colour scheme

Lee Poulsen
Mon, 27 Sep 2004 12:36:15 PDT
> PRIMARIES: Red, Blue, Yellow
> SECONDARIES: Violet, Green, Orange
> TERTIARIES: Red-Violet, Red-Orange, Orange-Yellow, Yellow-Green, 
> Blue-Green,
> Blue-Violet
> You will notice that purple is not among these colours.  Also, fanciful
> names are missing, as they are too subjective.  If one was to place 
> these
> colour in a wheel, one would recognise the constituents of the 
> prismatic
> rainbow.

This is what I was taught growing up as a kid. (Although I didn't know 
the terms 'secondaries' and 'tertiaries' when I was a kid!) However, at 
least for me where I grew up (California and Texas), 'violet' and 
'purple' were basically synonyms. Grown-ups never distinguished between 
to the two when speaking to me. 'Purple' tended to be used more by us 
kids and 'violet' sounded more formal and "adult".

And I learned all about mixing blue and yellow to make green, blue and 
red to make purple/violet, and red and yellow to make orange. But if 
you look at the outer curve of the CIE color space diagram, a triangle 
with points at red, yellow, and blue encloses less of the colors than a 
triangle with points at magenta, yellow, and cyan (especially since 
subtractive, i.e., reflective color pigments are never as intense as 
colored light and therefore always form a smaller triangle overall). I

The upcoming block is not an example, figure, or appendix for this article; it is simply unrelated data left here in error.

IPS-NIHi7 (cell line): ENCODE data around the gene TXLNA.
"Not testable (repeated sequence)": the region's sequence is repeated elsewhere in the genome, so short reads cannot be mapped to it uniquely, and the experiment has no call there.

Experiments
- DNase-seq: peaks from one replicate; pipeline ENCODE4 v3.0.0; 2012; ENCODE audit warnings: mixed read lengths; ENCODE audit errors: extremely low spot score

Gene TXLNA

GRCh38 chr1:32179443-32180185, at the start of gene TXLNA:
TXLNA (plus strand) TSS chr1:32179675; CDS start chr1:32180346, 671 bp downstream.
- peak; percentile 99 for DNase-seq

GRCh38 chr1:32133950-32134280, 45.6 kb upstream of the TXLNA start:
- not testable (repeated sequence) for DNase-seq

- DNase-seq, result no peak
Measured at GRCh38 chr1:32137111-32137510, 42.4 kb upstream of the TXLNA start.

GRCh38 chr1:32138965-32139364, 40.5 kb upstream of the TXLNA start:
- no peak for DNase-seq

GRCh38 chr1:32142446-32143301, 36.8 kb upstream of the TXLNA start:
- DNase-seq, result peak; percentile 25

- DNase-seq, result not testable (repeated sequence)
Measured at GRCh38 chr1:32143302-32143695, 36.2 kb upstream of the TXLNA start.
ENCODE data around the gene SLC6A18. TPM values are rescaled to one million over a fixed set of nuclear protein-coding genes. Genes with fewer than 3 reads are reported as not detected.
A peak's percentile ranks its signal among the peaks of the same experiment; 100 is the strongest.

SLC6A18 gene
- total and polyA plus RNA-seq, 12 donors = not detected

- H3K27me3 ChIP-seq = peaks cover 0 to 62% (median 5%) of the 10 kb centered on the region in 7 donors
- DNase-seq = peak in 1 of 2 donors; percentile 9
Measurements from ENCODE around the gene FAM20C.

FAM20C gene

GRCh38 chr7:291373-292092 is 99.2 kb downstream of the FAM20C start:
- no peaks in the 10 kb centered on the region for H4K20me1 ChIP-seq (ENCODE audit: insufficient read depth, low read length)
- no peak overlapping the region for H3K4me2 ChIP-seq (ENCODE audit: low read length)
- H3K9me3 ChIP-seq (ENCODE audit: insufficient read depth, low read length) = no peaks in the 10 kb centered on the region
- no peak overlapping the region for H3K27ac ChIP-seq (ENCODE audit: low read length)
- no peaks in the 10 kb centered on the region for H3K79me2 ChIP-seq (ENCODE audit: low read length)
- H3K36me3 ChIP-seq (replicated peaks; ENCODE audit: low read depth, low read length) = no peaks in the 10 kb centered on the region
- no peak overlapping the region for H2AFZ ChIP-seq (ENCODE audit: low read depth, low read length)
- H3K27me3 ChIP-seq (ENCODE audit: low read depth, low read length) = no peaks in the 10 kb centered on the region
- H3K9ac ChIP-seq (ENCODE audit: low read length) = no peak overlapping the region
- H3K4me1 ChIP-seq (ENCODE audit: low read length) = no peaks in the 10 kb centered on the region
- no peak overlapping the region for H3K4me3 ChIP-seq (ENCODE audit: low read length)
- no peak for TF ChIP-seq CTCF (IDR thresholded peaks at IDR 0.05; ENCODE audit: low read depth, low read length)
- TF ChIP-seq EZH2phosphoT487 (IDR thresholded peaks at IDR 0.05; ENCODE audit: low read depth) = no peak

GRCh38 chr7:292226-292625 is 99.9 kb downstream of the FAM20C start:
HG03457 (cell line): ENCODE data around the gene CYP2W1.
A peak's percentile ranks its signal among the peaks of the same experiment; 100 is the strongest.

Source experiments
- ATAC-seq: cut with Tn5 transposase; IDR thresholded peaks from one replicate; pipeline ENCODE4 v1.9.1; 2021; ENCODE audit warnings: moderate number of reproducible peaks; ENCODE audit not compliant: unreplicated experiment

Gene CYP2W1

think that due to two things, 1) the non-natural-ness of cyan and 
magenta in historical human color terminology, and 2) the resemblance 
of cyan as a shade of blue and magenta as a kind of overly intense 
pink/red, these two colors were just lumped in with blue and red. And 
therefore you ended up with red, yellow, and blue being the pigment 
primary colors. (Plus, I think sources for cyan and magenta pigments to 
make paints of those colors was very hard to come by in nature before 
the modern era of synthesizing compounds and synthetics. There are not 
too many teal and magenta rocks, minerals, animal products or plant 

However, you can get a much wider gamut or range of many different 
colors if you actually use magenta, yellow, and cyan/teal as your 
pigment primaries. And that's why virtually every color printer I've 
ever heard of, inkjet, laser, or other, uses those three colors. (As 
well as modern color printing processes which all seem to use the CMYK 
colors as their bases.) If you use a color laser printer very much, 
then you'll have had a lot of experience with the cyan and magenta 
toner cartridges (as well as the yellow and black toner cartridges) 
letting loose some of the toner and getting the brilliant cyan and 
magenta toner dust all over things from time to time.

Using the CMYK primaries, you get:

PRIMARIES: Magenta, Yellow, Cyan
SECONDARIES: Red, Green, Blue
TERTIARIES: Magenta-Red (rose red), Red-Yellow (orange), Yellow-Green 
(chartreuse), Green-Cyan (aqua), Cyan-Blue (turquoise), Magenta-Blue 

--Lee Poulsen
Pasadena area, California, USDA Zone 9-10On Sep 25, 2004, at 2:39 AM, 
Jamie wrote:

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